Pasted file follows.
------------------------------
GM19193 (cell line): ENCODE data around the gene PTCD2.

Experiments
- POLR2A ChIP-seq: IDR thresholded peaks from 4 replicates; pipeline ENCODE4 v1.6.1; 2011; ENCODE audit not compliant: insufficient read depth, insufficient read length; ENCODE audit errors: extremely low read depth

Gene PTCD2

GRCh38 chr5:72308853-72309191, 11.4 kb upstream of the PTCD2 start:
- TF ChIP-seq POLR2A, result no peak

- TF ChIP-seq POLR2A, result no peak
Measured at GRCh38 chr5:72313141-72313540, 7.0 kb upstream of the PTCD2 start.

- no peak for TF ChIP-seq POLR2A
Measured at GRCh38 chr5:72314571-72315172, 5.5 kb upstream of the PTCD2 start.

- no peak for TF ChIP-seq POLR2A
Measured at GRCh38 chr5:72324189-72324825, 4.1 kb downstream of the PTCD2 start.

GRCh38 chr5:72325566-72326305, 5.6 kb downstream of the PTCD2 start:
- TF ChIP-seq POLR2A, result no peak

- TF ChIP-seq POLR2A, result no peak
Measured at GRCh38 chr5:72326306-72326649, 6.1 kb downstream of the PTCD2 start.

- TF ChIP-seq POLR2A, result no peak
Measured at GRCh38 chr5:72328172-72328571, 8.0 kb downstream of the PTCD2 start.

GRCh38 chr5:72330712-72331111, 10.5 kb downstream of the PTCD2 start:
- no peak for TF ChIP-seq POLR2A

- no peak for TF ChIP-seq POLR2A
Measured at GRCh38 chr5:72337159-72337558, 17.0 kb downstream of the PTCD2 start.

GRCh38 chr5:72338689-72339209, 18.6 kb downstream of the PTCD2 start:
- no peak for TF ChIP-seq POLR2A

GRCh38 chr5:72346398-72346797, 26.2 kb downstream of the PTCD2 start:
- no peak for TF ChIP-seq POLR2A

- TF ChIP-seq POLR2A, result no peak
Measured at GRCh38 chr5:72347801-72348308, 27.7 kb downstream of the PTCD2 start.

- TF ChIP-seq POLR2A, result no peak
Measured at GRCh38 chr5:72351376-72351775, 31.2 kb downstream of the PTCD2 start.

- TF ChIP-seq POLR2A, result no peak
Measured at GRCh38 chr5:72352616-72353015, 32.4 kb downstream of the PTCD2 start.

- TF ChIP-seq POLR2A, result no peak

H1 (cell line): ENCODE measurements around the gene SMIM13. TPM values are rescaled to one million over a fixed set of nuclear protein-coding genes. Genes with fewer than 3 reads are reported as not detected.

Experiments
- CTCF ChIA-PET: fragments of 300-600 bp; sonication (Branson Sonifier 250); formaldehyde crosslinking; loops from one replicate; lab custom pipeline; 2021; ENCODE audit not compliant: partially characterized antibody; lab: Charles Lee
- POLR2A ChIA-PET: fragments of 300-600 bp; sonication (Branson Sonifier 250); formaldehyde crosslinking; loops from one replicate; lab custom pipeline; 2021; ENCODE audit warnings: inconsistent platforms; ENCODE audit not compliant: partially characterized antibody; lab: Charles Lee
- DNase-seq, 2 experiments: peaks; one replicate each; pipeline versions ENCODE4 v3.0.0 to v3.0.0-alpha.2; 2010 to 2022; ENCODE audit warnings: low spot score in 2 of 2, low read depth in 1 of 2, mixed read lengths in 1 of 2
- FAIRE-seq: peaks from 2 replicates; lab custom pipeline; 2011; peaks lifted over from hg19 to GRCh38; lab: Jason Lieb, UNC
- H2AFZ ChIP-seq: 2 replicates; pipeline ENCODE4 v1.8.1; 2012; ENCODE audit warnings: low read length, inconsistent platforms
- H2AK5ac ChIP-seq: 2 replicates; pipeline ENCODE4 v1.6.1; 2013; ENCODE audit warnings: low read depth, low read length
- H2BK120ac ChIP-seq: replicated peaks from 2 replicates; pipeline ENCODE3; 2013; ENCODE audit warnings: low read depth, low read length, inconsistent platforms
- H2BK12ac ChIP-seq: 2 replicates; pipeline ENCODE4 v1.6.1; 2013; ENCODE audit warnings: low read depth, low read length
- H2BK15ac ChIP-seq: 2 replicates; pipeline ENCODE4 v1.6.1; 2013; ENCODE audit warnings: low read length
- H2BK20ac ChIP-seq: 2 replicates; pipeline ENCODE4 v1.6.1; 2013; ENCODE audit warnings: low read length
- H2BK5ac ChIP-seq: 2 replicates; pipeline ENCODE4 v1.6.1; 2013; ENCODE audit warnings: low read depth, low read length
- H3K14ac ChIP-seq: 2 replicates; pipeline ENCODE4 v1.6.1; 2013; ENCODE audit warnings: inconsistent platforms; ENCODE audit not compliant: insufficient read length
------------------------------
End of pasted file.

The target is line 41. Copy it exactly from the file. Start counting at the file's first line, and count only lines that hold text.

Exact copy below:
- H2AK5ac ChIP-seq: 2 replicates; pipeline ENCODE4 v1.6.1; 2013; ENCODE audit warnings: low read depth, low read length